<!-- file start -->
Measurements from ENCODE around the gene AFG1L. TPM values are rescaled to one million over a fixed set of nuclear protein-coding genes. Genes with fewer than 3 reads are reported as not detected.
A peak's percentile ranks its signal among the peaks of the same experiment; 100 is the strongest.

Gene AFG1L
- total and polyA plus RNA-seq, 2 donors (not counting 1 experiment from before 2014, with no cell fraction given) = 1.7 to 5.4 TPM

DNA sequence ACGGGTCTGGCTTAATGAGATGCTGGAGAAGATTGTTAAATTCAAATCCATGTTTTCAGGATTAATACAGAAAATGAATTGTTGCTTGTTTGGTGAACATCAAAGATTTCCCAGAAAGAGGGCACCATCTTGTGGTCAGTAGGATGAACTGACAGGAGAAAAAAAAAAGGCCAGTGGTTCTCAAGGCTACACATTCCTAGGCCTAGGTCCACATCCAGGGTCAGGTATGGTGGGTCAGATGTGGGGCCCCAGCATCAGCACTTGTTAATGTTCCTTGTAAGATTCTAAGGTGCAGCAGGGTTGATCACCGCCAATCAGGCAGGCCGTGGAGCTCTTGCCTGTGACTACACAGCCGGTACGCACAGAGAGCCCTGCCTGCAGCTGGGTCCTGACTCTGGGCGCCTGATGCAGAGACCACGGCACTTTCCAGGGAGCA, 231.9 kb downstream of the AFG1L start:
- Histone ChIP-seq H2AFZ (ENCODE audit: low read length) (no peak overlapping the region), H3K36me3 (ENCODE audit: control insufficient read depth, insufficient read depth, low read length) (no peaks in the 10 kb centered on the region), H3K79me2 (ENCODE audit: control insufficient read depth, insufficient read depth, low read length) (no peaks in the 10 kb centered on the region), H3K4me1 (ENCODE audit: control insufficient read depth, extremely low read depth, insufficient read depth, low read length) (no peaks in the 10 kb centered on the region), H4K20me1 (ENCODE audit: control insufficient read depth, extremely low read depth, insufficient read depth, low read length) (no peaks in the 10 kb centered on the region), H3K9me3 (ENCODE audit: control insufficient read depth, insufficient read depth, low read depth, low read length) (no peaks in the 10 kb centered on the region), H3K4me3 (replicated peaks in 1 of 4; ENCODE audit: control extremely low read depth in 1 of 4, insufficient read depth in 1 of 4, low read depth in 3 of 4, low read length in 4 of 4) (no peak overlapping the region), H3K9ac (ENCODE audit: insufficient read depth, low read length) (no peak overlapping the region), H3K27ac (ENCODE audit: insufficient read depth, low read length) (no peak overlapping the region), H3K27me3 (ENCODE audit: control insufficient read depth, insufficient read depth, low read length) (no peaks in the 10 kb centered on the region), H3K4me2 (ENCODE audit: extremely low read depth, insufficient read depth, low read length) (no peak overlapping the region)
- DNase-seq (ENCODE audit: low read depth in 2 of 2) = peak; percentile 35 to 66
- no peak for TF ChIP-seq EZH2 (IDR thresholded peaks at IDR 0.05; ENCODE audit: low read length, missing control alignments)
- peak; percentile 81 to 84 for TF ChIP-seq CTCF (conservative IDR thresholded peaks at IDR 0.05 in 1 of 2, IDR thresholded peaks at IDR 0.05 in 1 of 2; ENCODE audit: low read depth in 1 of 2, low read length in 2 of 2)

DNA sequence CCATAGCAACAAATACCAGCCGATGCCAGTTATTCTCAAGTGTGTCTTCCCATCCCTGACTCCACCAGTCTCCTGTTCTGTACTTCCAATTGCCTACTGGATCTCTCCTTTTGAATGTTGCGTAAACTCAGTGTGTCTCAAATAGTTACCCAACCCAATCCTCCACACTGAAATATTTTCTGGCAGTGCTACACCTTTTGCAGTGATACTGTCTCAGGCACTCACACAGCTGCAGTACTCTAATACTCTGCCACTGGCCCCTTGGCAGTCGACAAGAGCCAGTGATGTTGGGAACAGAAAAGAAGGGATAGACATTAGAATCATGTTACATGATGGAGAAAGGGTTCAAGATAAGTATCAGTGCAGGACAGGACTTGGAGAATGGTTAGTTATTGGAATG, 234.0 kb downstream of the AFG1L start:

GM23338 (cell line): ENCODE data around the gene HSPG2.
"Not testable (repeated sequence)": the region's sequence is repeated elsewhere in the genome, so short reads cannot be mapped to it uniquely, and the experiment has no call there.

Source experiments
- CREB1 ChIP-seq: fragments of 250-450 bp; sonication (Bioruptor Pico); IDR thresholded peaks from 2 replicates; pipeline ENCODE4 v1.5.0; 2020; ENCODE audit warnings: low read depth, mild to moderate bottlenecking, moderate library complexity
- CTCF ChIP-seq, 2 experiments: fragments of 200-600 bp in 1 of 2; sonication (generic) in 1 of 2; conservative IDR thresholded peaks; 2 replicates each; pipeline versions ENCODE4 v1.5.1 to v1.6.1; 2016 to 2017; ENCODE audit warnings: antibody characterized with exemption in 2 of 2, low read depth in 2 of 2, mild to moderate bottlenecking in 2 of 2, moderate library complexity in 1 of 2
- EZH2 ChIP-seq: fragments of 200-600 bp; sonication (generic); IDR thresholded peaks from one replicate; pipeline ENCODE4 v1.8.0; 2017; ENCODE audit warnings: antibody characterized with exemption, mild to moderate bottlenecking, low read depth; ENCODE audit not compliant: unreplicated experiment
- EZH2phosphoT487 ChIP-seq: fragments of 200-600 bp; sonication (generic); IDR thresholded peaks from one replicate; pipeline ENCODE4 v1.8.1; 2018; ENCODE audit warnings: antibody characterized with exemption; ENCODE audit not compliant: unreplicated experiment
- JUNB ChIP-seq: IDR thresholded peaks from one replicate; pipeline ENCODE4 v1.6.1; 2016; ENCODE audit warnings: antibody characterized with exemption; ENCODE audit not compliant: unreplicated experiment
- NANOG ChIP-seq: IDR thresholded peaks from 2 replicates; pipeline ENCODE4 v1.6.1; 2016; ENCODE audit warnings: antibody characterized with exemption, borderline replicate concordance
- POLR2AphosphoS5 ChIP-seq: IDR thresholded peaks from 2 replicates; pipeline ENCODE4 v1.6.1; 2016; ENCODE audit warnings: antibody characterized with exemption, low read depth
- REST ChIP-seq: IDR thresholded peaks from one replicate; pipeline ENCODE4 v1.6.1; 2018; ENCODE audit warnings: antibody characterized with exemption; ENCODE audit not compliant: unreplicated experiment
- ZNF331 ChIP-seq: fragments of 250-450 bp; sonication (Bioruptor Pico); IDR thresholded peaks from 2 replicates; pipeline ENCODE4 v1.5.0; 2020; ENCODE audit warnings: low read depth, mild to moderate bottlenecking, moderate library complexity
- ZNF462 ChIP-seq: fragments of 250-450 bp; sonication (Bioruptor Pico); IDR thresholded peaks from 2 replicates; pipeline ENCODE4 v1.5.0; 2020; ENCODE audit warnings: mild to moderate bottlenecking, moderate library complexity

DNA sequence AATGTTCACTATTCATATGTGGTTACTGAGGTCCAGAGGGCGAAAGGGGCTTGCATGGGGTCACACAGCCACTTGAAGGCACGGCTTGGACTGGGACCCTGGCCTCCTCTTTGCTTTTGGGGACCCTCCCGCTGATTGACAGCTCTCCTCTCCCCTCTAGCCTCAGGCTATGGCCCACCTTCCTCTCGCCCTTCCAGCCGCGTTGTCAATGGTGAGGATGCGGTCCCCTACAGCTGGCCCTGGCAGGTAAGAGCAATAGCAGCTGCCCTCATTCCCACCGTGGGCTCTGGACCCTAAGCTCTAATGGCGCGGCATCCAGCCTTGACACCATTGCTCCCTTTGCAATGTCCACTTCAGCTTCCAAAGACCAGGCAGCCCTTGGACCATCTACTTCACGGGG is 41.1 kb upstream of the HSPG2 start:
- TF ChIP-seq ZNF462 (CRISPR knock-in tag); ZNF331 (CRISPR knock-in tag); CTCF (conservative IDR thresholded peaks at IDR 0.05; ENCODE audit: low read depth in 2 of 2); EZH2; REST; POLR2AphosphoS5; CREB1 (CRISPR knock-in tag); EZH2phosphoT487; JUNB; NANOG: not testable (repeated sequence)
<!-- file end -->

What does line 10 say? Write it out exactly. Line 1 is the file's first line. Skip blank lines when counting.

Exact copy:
DNA sequence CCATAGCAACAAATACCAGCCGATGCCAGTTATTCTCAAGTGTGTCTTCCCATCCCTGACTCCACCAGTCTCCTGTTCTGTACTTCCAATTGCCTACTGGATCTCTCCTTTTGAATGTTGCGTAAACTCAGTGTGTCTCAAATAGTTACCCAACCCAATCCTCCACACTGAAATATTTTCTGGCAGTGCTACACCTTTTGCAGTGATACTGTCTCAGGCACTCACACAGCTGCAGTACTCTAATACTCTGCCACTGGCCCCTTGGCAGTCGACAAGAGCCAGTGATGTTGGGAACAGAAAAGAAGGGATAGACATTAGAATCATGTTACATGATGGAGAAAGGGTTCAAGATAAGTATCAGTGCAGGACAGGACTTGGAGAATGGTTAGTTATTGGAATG, 234.0 kb downstream of the AFG1L start: